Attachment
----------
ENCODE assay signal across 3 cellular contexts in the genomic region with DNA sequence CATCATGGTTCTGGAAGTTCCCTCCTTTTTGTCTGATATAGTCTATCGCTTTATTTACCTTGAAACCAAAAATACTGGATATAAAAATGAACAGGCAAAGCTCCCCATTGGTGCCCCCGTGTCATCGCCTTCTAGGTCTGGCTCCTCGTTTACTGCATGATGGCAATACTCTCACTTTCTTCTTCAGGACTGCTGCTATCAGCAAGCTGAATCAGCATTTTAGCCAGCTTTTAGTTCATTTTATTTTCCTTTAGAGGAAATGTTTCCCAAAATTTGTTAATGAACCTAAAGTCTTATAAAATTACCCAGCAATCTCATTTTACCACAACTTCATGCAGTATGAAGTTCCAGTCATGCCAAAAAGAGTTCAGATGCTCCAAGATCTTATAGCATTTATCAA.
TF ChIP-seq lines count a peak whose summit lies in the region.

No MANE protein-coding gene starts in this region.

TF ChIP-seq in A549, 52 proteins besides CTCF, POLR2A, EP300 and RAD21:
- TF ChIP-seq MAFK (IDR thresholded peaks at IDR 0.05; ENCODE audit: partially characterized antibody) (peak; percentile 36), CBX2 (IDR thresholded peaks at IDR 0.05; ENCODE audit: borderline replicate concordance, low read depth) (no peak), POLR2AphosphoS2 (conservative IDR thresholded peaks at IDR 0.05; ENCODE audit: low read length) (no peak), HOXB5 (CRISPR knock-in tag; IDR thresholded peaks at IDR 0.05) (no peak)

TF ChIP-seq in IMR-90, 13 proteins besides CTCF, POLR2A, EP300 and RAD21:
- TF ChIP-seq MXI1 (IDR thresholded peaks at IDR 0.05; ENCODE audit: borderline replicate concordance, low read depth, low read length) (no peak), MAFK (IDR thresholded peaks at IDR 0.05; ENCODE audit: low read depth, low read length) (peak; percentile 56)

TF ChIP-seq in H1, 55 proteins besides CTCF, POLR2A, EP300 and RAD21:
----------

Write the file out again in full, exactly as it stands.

ENCODE assay signal across 3 cellular contexts in the genomic region with DNA sequence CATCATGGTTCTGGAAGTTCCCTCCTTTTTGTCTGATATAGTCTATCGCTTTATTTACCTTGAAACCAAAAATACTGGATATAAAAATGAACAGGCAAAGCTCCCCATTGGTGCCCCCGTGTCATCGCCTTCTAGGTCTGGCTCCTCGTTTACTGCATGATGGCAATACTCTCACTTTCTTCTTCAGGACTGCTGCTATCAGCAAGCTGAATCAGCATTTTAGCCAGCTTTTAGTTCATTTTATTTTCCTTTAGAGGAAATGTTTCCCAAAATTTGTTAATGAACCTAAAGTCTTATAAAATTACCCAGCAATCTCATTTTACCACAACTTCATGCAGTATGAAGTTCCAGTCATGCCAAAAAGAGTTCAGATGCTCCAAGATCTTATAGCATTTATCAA.
TF ChIP-seq lines count a peak whose summit lies in the region.

No MANE protein-coding gene starts in this region.

TF ChIP-seq in A549, 52 proteins besides CTCF, POLR2A, EP300 and RAD21:
- TF ChIP-seq MAFK (IDR thresholded peaks at IDR 0.05; ENCODE audit: partially characterized antibody) (peak; percentile 36), CBX2 (IDR thresholded peaks at IDR 0.05; ENCODE audit: borderline replicate concordance, low read depth) (no peak), POLR2AphosphoS2 (conservative IDR thresholded peaks at IDR 0.05; ENCODE audit: low read length) (no peak), HOXB5 (CRISPR knock-in tag; IDR thresholded peaks at IDR 0.05) (no peak)

TF ChIP-seq in IMR-90, 13 proteins besides CTCF, POLR2A, EP300 and RAD21:
- TF ChIP-seq MXI1 (IDR thresholded peaks at IDR 0.05; ENCODE audit: borderline replicate concordance, low read depth, low read length) (no peak), MAFK (IDR thresholded peaks at IDR 0.05; ENCODE audit: low read depth, low read length) (peak; percentile 56)

TF ChIP-seq in H1, 55 proteins besides CTCF, POLR2A, EP300 and RAD21: